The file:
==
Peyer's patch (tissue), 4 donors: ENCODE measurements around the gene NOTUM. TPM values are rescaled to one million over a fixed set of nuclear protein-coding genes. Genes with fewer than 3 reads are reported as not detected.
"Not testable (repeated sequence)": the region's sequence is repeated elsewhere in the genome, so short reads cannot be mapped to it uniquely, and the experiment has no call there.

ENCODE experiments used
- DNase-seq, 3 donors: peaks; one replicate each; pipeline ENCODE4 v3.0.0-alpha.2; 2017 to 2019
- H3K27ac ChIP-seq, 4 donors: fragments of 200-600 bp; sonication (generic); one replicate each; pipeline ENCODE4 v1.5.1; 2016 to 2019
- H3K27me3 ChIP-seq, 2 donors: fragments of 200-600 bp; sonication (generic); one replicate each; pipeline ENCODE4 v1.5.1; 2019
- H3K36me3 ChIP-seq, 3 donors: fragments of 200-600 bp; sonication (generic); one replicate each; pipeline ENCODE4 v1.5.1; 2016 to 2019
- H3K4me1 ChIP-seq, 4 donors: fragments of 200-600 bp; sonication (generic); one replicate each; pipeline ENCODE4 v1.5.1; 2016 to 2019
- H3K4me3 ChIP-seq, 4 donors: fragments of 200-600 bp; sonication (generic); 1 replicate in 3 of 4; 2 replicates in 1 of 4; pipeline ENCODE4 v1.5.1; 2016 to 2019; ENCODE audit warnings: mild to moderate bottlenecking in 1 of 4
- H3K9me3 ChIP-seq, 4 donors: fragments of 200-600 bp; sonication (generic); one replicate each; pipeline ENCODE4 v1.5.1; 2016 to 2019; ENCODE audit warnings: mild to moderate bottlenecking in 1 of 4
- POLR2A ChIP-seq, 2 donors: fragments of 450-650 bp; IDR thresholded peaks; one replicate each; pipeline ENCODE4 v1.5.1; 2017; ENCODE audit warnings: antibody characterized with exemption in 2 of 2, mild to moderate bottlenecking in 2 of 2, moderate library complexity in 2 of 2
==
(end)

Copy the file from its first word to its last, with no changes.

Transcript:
Peyer's patch (tissue), 4 donors: ENCODE measurements around the gene NOTUM. TPM values are rescaled to one million over a fixed set of nuclear protein-coding genes. Genes with fewer than 3 reads are reported as not detected.
"Not testable (repeated sequence)": the region's sequence is repeated elsewhere in the genome, so short reads cannot be mapped to it uniquely, and the experiment has no call there.

ENCODE experiments used
- DNase-seq, 3 donors: peaks; one replicate each; pipeline ENCODE4 v3.0.0-alpha.2; 2017 to 2019
- H3K27ac ChIP-seq, 4 donors: fragments of 200-600 bp; sonication (generic); one replicate each; pipeline ENCODE4 v1.5.1; 2016 to 2019
- H3K27me3 ChIP-seq, 2 donors: fragments of 200-600 bp; sonication (generic); one replicate each; pipeline ENCODE4 v1.5.1; 2019
- H3K36me3 ChIP-seq, 3 donors: fragments of 200-600 bp; sonication (generic); one replicate each; pipeline ENCODE4 v1.5.1; 2016 to 2019
- H3K4me1 ChIP-seq, 4 donors: fragments of 200-600 bp; sonication (generic); one replicate each; pipeline ENCODE4 v1.5.1; 2016 to 2019
- H3K4me3 ChIP-seq, 4 donors: fragments of 200-600 bp; sonication (generic); 1 replicate in 3 of 4; 2 replicates in 1 of 4; pipeline ENCODE4 v1.5.1; 2016 to 2019; ENCODE audit warnings: mild to moderate bottlenecking in 1 of 4
- H3K9me3 ChIP-seq, 4 donors: fragments of 200-600 bp; sonication (generic); one replicate each; pipeline ENCODE4 v1.5.1; 2016 to 2019; ENCODE audit warnings: mild to moderate bottlenecking in 1 of 4
- POLR2A ChIP-seq, 2 donors: fragments of 450-650 bp; IDR thresholded peaks; one replicate each; pipeline ENCODE4 v1.5.1; 2017; ENCODE audit warnings: antibody characterized with exemption in 2 of 2, mild to moderate bottlenecking in 2 of 2, moderate library complexity in 2 of 2